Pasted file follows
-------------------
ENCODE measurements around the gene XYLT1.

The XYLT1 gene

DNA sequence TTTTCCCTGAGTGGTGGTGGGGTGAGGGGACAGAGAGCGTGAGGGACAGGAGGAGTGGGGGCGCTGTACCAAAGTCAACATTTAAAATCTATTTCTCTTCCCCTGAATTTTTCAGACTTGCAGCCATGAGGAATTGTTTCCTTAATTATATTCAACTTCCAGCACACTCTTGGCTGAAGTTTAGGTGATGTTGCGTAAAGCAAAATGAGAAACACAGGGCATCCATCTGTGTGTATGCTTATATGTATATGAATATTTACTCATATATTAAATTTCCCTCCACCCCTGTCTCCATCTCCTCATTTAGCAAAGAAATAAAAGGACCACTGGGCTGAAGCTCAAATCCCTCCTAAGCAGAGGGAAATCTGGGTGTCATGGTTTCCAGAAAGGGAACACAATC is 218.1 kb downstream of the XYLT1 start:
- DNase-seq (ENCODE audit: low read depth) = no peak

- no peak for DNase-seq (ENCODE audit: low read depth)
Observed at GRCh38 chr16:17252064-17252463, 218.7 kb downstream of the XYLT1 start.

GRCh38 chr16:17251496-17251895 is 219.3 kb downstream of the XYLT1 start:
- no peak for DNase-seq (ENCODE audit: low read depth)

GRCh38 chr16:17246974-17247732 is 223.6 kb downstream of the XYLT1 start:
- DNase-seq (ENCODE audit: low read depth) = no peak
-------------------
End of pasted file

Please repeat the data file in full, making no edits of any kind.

ENCODE measurements around the gene XYLT1.

The XYLT1 gene

DNA sequence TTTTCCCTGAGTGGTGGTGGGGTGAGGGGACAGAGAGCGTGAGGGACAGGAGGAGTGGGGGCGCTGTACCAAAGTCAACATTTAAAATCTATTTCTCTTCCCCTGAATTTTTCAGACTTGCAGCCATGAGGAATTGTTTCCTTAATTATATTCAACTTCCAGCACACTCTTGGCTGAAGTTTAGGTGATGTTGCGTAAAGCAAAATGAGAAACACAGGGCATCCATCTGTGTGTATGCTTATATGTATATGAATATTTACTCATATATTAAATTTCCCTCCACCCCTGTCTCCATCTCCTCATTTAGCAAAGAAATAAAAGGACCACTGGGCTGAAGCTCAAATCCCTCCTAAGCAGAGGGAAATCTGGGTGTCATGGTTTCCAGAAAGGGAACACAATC is 218.1 kb downstream of the XYLT1 start:
- DNase-seq (ENCODE audit: low read depth) = no peak

- no peak for DNase-seq (ENCODE audit: low read depth)
Observed at GRCh38 chr16:17252064-17252463, 218.7 kb downstream of the XYLT1 start.

GRCh38 chr16:17251496-17251895 is 219.3 kb downstream of the XYLT1 start:
- no peak for DNase-seq (ENCODE audit: low read depth)

GRCh38 chr16:17246974-17247732 is 223.6 kb downstream of the XYLT1 start:
- DNase-seq (ENCODE audit: low read depth) = no peak